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InfoQ Homepage News Live Production Clojure Application Announced

Live Production Clojure Application Announced

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It was announced recently on the Clojure Google Group that a hospital services system has been developed, in part using Clojure, and has been put into live production use in a major veterinary hospital. The product appears to use several languages and technologies, but Clojure appears to play an important role.

This announcement carries some signficance, as it is one of the first published reports of Clojure being used in a large-scale production deployment, particularly one as sensitive as a hospital environment. As a language, Clojure is relatively young, having only been under development for a few years.

The core of the product is an HL7-compliant message bus. The routing and archiving of messages, as well as the fault tolerance and error handling of the bus are all controlled by Clojure:

We designed an HL7 message bus to link several services within the hospital. Presently we link the medical record system with the radiology department.  The main benefit is to avoid re-keying information about patient and requests in every system.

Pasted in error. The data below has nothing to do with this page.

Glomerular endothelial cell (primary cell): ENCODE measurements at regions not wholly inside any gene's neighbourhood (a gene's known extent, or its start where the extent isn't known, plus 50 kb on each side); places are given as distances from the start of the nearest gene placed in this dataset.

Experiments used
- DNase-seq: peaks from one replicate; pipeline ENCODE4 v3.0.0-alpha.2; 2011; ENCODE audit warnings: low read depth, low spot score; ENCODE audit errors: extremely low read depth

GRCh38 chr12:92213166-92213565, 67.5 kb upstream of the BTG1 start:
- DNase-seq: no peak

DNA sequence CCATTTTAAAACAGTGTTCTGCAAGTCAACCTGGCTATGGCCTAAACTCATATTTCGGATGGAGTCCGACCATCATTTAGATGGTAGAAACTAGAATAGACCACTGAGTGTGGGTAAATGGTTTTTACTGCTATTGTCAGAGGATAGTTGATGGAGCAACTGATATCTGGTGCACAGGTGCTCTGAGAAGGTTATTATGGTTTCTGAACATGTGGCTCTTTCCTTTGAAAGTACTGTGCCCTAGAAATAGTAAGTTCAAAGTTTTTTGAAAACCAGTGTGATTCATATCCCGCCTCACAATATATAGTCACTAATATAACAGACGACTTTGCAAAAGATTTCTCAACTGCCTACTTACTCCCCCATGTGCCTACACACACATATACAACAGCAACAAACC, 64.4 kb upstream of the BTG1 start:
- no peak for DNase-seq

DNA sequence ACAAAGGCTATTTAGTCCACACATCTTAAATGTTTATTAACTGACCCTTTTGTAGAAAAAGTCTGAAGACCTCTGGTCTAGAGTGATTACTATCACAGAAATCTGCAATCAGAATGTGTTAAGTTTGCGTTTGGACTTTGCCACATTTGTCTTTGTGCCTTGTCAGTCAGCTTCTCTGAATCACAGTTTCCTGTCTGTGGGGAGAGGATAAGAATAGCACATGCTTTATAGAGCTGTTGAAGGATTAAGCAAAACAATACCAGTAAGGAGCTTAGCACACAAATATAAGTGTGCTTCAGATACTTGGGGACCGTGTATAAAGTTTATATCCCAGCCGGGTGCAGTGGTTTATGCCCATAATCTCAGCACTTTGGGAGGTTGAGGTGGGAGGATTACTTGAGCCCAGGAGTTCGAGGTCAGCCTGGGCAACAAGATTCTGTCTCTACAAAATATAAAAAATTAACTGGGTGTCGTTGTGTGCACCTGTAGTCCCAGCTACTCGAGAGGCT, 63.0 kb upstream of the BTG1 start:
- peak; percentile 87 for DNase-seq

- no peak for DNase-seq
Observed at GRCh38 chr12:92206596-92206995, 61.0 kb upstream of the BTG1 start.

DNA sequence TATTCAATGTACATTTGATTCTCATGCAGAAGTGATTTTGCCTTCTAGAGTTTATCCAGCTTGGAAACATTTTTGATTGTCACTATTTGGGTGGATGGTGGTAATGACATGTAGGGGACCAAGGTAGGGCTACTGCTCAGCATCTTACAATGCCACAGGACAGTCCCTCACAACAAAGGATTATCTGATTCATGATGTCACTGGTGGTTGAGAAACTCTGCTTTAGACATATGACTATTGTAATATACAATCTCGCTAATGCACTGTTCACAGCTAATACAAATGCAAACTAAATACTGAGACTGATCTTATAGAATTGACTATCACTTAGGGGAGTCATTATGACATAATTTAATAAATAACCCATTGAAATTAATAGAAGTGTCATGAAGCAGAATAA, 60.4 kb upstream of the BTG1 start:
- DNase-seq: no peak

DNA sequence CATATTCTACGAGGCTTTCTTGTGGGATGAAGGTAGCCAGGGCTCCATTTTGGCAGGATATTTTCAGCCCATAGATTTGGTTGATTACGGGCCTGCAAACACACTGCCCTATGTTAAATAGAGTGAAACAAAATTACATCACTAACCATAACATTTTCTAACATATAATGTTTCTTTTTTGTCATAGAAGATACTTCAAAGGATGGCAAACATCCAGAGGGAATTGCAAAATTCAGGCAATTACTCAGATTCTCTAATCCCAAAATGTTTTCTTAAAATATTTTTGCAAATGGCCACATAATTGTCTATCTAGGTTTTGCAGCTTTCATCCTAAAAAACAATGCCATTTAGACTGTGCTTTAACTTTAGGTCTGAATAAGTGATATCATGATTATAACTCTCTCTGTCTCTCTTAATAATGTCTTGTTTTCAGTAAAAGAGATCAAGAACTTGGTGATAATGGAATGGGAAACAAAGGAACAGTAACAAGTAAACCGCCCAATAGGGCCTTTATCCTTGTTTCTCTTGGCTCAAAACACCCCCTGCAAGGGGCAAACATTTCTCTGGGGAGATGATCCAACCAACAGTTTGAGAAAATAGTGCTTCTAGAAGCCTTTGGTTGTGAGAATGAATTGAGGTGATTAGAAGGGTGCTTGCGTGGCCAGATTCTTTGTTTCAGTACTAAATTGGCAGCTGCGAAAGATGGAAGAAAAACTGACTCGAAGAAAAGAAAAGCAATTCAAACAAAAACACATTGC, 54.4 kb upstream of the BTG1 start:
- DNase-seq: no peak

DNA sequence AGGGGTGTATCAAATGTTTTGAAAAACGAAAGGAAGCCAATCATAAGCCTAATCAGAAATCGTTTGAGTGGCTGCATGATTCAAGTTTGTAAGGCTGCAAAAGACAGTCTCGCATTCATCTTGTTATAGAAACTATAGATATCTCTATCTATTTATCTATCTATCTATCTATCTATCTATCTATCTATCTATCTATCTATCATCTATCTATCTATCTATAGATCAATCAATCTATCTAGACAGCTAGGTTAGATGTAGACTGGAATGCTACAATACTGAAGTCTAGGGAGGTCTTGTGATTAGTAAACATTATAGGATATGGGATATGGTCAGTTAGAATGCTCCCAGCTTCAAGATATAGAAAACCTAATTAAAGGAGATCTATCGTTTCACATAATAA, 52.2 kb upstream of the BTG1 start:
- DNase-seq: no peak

We also provide some key applications on the bus to allow people to share information in a consistent way along the system they use on a daily basis. It's like a Babel tower, radiologists want to work with their radiology system while the administration wants to work with the medical record system to bill, ... each of these systems meet specific needs of a user base. However there is a need for a common ground to share information. That's what our product offers.

There are a number of other technologies and specifications listed as used in the application, including:

The application is currently deployed on six mini PC devices, and uses a master/slave runtime model to provide fault tolerance. The application uses a parallel processing model, and is reported to be able to process at least two-thousand transactions an hour. The author discusses plans to further expand their use of the concurrency features in both Clojure and the Terracotta clustering library to get rid of the master/slave model entirely, and instead run in parallel on all of the active devices to further expand the fault tolerance of the system.

The Clojure language has been built with an emphasis on concurrent programming. With a software transactional memory model and a threading dispatch framework referred to as the agent system, Clojure offers a number of features to communicate state between threads in a consistent and safe manner.

More information about Clojure is available on the main website, and the Clojure google groups are the best place to follow community adoption and other announcements.

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